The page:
Hundreds remember the fallen at Stoke Gifford ceremony

Photo of the wreath layers at the Stoke Gifford Remembrance ceremony.

Sunday 11th November saw hundreds of people attend the Remembrance Day commemorations at the cenotaph on The Green in Stoke Gifford. The turnout is thought to have been one of the largest ever, with police estimating a crowd of between 500 and 600 people.

The service was started by local ministers and included the traditional Act of Remembrance which involved the Exhortation, the Last Post, two minutes silence, Reveille and the reading of the moving Kohima Epitaph taken from the Kohima 2nd Division Memorial.

After the service, a number of wreaths were laid at the cenotaph by members of local youth groups including; Beavers, Cubs, Scouts, Rainbows, Brownies and Guides. Flag bearers Leah and Claudia and wreath layers Sienna, Imogen and Ruth represented the Rainbows and Brownies of Stoke Gifford at the service. Alix, leader of the Rainbows said:

“I’m so proud of the girls for representing Rainbows and Girlguiding at the Remembrance service. Leah was an excellent flag bearer, and Sienna and Imogen laid our wreath really well. All the girls painted clay poppies which are now on the memorial – so even if they weren’t able to be there on the day, our Rainbows remembered the fallen.”

For Andrew Phelps, Scout leader, it was an emotional and poignant ceremony as he led his groups to the cenotaph to pay their respects. He said:

“The Remembrance Day parade in Stoke Gifford was a great success and a fitting tribute to mark the 100th anniversary of the end of the First World War. The 1st Stoke Gifford Scout Group, comprising of two Beaver colonies, two Cub packs and two Scout troops, paraded at The Green in Stoke Gifford after marching with other uniformed groups from the village. The OSR flag was carried by Oliver Dron and the wreath ceremony party included our very own Alison Emsley, in her Scout uniform, laying the wreath for the ladies of Stoke Gifford.”

“The Old School Rooms Scout troop has been researching the fallen on the memorial as part of their Poppy Badge. I’m sure, like me, they were going through the names of each and every one of the brave men from Stoke Gifford who gave their lives so that we could have a better today.”

Wreaths were also laid by many organisations, including the Police, the Parish Council, and the Stoke Gifford Branch of the Royal British Legion. Cllr Brian Allinson, who was there to lay a wreath on behalf of South Gloucestershire Council, was very impressed with the service, saying:

“It was a magnificent turnout by the people of Stoke Gifford. It was so nice to see so many children there. It was very poignant – a very special occasion. Having so many groups there such as the Scouts and Guides made it very special.”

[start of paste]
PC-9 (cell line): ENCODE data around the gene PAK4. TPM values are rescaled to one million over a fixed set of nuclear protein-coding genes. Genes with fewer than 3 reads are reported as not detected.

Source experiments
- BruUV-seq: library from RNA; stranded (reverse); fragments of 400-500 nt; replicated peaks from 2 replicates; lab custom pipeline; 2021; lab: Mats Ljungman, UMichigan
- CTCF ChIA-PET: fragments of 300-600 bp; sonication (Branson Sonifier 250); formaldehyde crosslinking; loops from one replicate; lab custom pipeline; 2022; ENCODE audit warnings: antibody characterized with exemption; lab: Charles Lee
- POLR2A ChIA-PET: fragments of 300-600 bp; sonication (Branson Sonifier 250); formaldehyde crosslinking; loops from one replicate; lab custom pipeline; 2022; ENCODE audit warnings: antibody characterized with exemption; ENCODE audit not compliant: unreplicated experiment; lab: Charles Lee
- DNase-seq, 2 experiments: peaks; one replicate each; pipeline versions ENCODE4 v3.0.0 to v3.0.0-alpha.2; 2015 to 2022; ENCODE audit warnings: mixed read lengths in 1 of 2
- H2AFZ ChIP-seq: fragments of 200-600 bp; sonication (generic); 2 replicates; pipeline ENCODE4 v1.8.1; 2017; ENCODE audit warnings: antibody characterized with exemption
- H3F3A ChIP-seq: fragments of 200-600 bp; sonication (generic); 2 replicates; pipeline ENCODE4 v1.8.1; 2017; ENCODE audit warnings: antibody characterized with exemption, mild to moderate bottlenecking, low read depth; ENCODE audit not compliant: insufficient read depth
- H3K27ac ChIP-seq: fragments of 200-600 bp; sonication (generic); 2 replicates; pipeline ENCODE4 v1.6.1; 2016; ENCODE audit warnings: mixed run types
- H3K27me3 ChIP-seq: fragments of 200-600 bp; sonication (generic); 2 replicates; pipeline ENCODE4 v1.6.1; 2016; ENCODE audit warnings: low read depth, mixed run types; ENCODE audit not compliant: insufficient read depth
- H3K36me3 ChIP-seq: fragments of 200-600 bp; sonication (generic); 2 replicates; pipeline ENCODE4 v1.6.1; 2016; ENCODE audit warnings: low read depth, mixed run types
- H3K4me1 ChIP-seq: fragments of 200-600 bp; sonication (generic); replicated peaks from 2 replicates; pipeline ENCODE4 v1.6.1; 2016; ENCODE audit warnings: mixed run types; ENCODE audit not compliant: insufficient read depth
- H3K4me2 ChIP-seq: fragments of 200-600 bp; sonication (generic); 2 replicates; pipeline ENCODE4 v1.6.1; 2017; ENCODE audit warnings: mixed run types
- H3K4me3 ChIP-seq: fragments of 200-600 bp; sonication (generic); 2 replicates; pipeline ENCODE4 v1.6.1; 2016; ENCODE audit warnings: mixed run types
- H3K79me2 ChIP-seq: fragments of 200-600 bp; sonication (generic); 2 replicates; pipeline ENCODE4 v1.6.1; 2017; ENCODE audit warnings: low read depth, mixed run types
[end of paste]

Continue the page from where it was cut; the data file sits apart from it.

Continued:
After the laying of the wreaths, children from St Michael’s Primary School placed wooden Remembrance crosses at the war memorial. They had been asked by Stoke Gifford Royal British Legion chairman John Moloney to represent all the countries that sent men to help out in WW1 and also to place the ‘Thank You’ message wreath at the memorial, which they did. Mark Freeman, headteacher of St Michael’s, said:

“We were very pleased to be asked to lay a wreath and crosses at the war memorial on behalf of the children in St Michael’s School. We held a special theme day in school shortly before Remembrance Sunday where everyone made poppies in different styles: these are now on display around the school. Many of the children have been keen to share stories of their grandparents’ and great-grandparents’ experiences in the two World Wars, which has helped bring home the impact these wars had on so many people in our community. The children who were chosen to lay the wreath and crosses were very proud to play their part in the Remembrance Service.”

Once the Remembrance ceremony had finished, many of the people present went on to attend Remembrance services at St Michael’s Church and Stoke Gifford Baptist Church.

Photo of schoolchildren placing wooden crosses in a sand box.

This article originally appeared in the December 2018 issue of the Stoke Gifford Journal news magazine (on pages 6 & 7). The magazine is delivered FREE, EVERY MONTH, to over 5,000 homes in Stoke Gifford, Little Stoke and Harry Stoke. Phone 01454 300 400 to enquire about advertising or leaflet insertion.

Share this page: